Thursday, October 1, 2009
Book Review - A Slow Burn
You may have noticed that I don't do many book reviews on here. I'm not sure why I don't--it's not like I don't read books. I read lots of books. But I'm no book review writing expert. I always feel like I'd either be gushing or dissing, and neither sounds good. So I shy away from book reviews.
But Mary DeMuth asked if I'd do this one. Yeah, I know, it sounds like I know Mary. I don't really--unless you count a couple of emails we've exchanged and a brief encounter in the hallway at She Speaks last summer where I went up to her and made a complete babbling, fawning idiot out of myself. But let's just not go there for now.
Mary asked on her blog if anyone would like to review her book on their blog and I thought, "Sure! I'm all about free books!" so I signed up. I really enjoyed the first book in her Defiance, Texas trillogy, Daisy Chain, and I wanted to read the sequel anyway, so reading it for free was just a bonus.
I have to warn you, the book I'm about to review is a tragedy. Not so much in the Shakesperian sense of a tragedy, but still, it's rough, raw, and real. If you're looking for a perky, fun, not-too-deep book I'd say go find a Sophie Kinsella and park it there for a while. But if you're looking for an edgy, deeply moving book that will really make you think, you might just want to check this one out.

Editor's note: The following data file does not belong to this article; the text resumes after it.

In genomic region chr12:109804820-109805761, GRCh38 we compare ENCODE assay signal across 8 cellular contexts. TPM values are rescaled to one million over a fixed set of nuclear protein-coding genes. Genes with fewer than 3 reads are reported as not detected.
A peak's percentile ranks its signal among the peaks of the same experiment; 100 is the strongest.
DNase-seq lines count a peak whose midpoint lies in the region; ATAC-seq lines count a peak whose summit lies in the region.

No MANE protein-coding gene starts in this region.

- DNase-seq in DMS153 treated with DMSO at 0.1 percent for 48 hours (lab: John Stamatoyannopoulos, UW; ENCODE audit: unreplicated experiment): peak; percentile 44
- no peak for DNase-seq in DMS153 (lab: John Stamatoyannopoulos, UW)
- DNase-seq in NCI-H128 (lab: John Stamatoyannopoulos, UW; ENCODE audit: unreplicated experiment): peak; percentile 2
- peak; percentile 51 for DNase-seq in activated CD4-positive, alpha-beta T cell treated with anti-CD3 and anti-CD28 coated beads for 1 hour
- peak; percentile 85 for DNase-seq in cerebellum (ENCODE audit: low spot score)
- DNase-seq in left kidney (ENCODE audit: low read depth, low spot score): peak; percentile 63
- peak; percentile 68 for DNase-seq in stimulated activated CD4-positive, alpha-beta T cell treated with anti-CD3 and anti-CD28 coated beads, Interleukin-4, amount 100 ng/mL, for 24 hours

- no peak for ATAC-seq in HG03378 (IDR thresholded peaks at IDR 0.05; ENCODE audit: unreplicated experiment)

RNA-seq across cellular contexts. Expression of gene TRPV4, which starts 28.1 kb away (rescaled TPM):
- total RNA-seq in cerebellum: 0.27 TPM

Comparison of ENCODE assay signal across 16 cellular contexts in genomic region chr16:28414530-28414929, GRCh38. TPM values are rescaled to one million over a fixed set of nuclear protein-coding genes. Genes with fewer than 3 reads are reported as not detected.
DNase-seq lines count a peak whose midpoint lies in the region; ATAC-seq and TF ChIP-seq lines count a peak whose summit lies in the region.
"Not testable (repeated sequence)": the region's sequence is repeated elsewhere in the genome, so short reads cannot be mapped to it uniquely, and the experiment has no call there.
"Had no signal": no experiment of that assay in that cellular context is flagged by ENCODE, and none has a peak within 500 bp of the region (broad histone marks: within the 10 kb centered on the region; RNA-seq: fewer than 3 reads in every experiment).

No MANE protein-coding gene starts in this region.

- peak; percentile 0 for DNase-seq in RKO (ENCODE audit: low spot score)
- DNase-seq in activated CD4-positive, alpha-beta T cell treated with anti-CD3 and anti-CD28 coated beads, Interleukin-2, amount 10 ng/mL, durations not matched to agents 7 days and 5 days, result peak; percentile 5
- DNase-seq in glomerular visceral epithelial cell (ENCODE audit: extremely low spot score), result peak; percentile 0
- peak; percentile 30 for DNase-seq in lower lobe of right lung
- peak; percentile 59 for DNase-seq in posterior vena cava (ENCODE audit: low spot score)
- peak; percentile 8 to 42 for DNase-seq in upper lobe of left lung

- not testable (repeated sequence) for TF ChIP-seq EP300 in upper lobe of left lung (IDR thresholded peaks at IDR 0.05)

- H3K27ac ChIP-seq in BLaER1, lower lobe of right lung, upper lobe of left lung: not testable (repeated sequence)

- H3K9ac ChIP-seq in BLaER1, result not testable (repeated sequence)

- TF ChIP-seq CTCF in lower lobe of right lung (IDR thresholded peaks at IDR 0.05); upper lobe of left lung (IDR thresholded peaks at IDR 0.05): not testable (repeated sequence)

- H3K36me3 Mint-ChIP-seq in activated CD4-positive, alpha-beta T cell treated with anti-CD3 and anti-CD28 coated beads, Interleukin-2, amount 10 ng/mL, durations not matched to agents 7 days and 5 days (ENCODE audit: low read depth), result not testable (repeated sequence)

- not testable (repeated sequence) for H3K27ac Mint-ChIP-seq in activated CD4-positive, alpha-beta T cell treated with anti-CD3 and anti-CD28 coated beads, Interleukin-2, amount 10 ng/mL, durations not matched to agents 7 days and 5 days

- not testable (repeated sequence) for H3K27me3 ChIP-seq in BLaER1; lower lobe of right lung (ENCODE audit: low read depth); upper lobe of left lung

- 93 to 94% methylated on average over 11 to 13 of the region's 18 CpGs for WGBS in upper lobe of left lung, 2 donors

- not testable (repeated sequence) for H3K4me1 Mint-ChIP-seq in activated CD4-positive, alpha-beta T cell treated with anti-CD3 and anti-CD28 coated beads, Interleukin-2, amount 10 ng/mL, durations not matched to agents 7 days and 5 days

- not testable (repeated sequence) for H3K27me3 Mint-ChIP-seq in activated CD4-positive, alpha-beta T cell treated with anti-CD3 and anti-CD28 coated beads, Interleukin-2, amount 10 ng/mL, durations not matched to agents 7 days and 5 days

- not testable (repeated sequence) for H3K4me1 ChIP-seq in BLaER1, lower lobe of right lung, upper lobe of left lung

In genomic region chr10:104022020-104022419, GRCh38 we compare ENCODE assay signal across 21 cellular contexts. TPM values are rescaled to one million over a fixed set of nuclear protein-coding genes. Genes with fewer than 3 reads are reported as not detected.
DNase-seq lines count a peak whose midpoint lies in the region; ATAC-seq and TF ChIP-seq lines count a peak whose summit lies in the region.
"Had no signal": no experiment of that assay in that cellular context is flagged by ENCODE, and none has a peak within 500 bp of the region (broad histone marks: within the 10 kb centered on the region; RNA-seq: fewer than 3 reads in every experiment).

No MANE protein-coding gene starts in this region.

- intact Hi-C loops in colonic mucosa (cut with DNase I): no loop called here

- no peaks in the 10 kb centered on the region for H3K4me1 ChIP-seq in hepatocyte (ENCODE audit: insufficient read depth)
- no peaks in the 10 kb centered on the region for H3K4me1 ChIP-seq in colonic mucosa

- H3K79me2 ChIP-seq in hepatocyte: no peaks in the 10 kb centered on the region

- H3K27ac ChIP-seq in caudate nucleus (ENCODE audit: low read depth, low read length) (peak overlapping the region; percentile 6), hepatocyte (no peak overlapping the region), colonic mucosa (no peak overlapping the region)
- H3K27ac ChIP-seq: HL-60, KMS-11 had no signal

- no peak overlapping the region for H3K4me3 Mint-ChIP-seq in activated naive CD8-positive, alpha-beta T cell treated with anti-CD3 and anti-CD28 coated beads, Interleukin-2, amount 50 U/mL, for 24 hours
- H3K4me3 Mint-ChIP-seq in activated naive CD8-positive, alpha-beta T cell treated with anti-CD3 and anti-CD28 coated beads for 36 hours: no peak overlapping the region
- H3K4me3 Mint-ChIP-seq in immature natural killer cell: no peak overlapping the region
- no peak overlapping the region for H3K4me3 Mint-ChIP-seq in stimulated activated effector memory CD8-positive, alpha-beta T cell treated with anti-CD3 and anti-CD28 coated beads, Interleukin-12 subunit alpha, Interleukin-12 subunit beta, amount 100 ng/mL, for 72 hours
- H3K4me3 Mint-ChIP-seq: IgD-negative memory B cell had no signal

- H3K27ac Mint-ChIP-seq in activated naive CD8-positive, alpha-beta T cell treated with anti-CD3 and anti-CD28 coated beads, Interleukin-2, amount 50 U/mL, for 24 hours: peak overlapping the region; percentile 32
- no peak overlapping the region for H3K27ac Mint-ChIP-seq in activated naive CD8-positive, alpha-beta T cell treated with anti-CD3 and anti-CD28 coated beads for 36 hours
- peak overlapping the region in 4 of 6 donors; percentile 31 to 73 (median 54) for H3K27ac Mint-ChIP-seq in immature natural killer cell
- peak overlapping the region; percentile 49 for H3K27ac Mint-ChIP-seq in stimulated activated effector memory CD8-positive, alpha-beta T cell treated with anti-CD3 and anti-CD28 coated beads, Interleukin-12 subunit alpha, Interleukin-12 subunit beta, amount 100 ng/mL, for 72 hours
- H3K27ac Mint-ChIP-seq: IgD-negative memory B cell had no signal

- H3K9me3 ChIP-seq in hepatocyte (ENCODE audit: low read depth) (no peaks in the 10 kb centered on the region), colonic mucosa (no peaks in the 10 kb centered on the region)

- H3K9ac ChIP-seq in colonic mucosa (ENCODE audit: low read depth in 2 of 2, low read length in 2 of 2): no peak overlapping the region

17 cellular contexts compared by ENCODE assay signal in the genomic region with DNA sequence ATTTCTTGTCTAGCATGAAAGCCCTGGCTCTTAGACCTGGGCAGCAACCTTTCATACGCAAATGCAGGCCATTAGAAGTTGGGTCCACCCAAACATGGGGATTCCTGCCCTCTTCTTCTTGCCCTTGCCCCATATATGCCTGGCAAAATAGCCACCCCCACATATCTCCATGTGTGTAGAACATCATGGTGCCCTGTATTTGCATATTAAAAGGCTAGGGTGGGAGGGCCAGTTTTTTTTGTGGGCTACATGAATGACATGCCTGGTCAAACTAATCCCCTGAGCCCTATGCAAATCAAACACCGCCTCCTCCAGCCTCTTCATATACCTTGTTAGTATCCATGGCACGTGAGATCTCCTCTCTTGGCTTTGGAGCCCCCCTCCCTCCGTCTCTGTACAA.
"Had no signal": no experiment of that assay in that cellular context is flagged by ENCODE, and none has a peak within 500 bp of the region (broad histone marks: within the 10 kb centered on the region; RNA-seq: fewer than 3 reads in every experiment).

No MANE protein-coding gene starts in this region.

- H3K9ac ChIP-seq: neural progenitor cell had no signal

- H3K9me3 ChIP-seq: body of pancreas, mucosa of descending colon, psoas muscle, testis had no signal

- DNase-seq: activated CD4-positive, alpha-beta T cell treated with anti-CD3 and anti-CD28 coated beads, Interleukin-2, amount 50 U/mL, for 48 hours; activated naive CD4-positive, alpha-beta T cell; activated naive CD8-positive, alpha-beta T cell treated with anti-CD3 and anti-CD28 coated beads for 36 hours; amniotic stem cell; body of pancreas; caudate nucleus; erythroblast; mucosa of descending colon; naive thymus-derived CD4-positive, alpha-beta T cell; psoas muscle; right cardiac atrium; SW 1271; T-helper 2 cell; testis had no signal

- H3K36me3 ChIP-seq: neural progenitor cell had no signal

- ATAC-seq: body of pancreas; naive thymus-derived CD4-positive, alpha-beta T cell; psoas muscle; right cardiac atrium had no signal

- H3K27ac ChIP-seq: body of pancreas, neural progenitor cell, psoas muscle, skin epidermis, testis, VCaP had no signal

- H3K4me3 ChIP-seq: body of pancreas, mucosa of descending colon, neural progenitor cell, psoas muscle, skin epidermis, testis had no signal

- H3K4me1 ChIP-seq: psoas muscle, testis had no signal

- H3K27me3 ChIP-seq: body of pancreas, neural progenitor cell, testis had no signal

Like I said, A Slow Burn is the second in Mary's Defiance, Texas trillogy. It picks up right where Daisy Chain left off, with a deeply hurting mother, Emory Chance, trying to pick up the pieces of her sorry life after her daughter, Daisy, goes missing and is found dead. (It's tragic, remember?)
Throughout the book, Emory confronts demons of nearly every kind. A mother who neglected her. Men who used her. Drugs that have nearly killed her. Guilt that threatens to undo her.
And then there is God who is chasing her.
Emory fights them all, including God, with a surprising ending that left me, truthfully, wrung out.
But that's how Mary writes. She develops characters that you care about--even the unsavory ones. She creates a setting that is as dry as the souls of the characters and that leaves you craving a nice, cold glass of water.
This is not one of those Christian fiction books that ties everything up neatly with a bow at the end, which is probably why I enjoyed it. Rather, it leaves you thinking, wondering, pondering.
And yet you see God through it all. Speaking to, pursuing, and loving His children.
Just like real life.
Even though it's disturbing in many places and very hard to read at times, this is a book that makes you think about life, about relationships, and about God's place in it all. I have a feeling A Slow Burn is going to stay with me for a long time.